COVID-19: School closings, global adoption of digital learning and efforts to include emerging economies

 

Nine days ago, CanopyLAB made a pledge to educational institutions worldwide to help them transition to digital learning through a 6-month free trial of our learning software. Co-founder and CEO Sahra-Josephine Hjorth gives a rundown of the events since then. The interview is conducted by CanopyLAB’s Head of Partnerships, Yamanda Boukmakh.

 


 

We have agreed to help 78 educational institutions so far. They represent 543.980 students, spanning 17 countries and 4 continents.

 

Yamanda: To start off with, I think it would be helpful for all of us to understand to what extent have people taken you up on your offer?

 

Sahra-Josephine: We have agreed to help 78 educational institutions so far. They represent 543.980 students, spanning 17 countries and 4 continents. There are some clearly identifiable patterns in the data. We see three main types of institutions: 1) Universities, 2) colleges or vocational schools, 3) language schools. Of course we also get requests form Middle Schools, music schools etc. but less so.

 

Yamanda: What about demographics?

 

Sahra-Josephine: While 90% of requests for help are from Latin America, we can see patterns that follow when different countries or regions implement lockdown policies. The first wave of requests was from Denmark, Sweden, Croatia, Spain and Portugal, followed by Peru, Colombia, Brazil, Bolivia, Chile, Mexico and Ecuador. Last night, we began to see requests from Uganda and Nigeria.

 

Yamanda: Why did you decide to make the software free of 6 months with a promise of extending the period if deemed necessary?

 

We’ve always been passionate about equal access to education.

 

Sahra-Josephine: We’ve always been passionate about equal access to education. This remains an illusion because access to education is far from equal, but in this particular situation it was just so clear who would be left behind. In Denmark, every school already uses some digital technology to teach. Of course the quality differs, but there is access. That is not the case in a lot of countries in Latin America, Africa, the United States and some parts of Europe. It is actually very shocking to realize what different stages we are at in our digitization journeys.

 

Yamanda: How are you coping with the large number of new students?

 

Sahra-Josephine: It’s a very unique situation and we are doing the best we can, while everyone is also home taking care of their kids. The team has been unbelievable. We have also asked for extra help.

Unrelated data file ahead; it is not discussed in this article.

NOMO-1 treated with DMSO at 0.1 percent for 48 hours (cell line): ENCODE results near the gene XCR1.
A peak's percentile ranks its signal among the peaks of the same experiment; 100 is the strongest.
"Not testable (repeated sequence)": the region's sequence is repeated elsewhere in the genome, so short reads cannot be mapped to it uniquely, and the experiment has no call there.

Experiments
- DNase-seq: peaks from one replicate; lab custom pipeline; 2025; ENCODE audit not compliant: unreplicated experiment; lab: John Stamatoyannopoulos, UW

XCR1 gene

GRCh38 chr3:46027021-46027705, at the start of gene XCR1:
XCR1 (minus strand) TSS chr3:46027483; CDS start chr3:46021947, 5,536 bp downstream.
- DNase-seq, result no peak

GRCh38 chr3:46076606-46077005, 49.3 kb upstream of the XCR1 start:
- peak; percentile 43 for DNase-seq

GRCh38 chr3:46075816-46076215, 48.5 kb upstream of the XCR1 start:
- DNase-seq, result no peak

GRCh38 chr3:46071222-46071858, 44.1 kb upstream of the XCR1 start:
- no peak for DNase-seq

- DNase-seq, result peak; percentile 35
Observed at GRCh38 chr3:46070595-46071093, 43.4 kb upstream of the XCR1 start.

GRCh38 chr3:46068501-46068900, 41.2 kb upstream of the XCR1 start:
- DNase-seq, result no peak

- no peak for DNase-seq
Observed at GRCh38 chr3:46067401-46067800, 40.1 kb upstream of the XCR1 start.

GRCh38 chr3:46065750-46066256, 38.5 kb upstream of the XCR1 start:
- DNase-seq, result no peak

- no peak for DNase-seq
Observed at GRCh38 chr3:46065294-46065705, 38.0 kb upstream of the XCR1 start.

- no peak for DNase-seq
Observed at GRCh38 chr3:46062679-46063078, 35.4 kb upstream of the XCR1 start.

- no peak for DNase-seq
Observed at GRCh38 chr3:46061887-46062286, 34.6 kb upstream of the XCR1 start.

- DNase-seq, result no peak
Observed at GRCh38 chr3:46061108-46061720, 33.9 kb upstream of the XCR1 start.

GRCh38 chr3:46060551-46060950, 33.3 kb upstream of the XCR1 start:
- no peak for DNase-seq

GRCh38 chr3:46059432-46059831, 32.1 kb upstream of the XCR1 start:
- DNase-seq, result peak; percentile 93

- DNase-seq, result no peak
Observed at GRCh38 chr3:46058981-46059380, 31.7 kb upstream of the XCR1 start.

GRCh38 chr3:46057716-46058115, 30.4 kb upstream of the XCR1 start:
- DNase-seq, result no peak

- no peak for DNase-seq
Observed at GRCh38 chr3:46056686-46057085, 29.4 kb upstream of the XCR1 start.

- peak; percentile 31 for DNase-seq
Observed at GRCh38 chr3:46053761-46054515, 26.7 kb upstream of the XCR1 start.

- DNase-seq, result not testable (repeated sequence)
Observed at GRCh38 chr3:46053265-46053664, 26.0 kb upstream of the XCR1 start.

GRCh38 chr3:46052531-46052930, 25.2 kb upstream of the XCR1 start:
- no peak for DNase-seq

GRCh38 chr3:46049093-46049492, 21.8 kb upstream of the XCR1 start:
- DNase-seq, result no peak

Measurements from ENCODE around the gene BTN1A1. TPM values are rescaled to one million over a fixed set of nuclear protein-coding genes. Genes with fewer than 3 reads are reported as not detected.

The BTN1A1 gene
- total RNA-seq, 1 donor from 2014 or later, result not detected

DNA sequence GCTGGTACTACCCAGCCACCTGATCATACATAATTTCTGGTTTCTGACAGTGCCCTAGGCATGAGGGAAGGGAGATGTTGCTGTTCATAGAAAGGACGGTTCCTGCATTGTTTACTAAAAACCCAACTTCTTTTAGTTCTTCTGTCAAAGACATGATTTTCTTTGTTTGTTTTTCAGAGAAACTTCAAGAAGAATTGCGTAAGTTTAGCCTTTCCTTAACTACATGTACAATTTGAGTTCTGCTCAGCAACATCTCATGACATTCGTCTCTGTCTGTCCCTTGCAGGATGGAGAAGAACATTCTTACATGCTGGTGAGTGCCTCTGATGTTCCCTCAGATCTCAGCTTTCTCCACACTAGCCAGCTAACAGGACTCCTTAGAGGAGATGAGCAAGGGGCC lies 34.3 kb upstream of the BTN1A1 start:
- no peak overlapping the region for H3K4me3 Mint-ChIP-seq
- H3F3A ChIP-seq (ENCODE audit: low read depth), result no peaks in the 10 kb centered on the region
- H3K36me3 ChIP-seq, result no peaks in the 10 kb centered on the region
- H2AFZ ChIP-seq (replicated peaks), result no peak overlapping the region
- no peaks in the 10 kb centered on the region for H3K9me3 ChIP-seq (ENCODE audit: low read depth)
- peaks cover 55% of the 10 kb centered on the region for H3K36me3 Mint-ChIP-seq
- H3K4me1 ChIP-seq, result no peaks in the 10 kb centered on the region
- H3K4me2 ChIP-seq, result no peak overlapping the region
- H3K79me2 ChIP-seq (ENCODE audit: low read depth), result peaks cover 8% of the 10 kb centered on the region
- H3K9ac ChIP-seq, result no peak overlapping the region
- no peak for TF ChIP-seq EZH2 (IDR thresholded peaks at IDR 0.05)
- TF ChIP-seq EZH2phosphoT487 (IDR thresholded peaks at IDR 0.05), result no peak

Yamanda: What kind of help?

 

We have launched a global ambassador program of student volunteers who help 2-5 hours in total to spread the world about our offer in their home countries.

 

Sahra-Josephine: We have pulled in a lot of new talented people. New Board members, advisors, team members, friends and neighbors! We have launched a global ambassador program of student volunteers who help 2-5 hours in total to spread the world about our offer in their home countries. But there are a lot of implications, especially on the technical side, where we have had to scale up hosting etc. very fast. We are still in the process of doing that, and are onboarding people in small batches while stress-testing the platform.


Yamanda: Do you think this mass-onboarding of learners to digital platforms is a short-term phenomenon?

 

Sahra-Josephine: No. I agree with those who already predict that this speeds up a process of digitization that was already taking place. Afterwards we will see a continued uptake in digital learning, combined with blended learning.

 

Yamanda: Are the trends the same globally?

 

Sahra-Josephine: Not at all. While there is a global move towards digital learning, Internet availability and the price of learning management systems or learning experience systems are important factors. In many Latin American countries, Internet access is becoming more widespread and we already started to see some digitization in education and HR. To me, this is by far the most interesting market. There are hotspots in Africa where access enables digital learning, but huge areas where it still isn’t really an option unless there is downloadable content and sponsors of data plans or other creative setups.

 

Yamanda: So what is on your agenda for the coming nine days?

 

[…] help at an exponential rate

 

Sahra-Josephine: Onboarding all of the people who are waiting for access. Providing great user and customer service experience, and helping them get started. We have designed the platform like a social network, that means it is a structure many people already feel comfortable with, so we don’t expect it to be necessary to have too much hand holding. At the same time, we are launching webinars, virtual pedagogy and feature series etc. to give all the support needed. If anything, the school closings show us how adaptable we can be. It has also enabled us to help at an exponential rate, which we are very proud of.

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